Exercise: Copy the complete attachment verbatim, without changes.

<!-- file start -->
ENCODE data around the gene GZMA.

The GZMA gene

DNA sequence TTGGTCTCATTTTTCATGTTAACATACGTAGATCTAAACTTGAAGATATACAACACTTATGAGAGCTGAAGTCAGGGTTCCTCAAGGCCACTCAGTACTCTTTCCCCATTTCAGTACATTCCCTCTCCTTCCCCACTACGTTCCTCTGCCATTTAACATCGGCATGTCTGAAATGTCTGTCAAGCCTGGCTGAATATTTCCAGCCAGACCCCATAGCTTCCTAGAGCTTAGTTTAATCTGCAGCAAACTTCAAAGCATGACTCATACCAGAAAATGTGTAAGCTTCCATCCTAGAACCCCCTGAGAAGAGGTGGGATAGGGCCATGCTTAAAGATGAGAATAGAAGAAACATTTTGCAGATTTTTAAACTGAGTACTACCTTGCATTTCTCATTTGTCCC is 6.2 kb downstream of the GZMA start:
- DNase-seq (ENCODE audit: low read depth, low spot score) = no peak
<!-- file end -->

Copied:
ENCODE data around the gene GZMA.

The GZMA gene

DNA sequence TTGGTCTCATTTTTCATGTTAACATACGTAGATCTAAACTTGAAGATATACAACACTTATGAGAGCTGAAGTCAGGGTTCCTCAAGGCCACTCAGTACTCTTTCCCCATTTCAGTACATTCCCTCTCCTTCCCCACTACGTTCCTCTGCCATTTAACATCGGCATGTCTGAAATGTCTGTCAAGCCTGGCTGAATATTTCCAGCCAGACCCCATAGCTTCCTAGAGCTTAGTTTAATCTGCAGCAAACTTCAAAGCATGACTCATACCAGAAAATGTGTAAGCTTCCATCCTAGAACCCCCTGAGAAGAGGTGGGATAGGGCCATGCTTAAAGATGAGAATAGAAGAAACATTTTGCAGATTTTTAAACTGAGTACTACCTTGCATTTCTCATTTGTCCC is 6.2 kb downstream of the GZMA start:
- DNase-seq (ENCODE audit: low read depth, low spot score) = no peak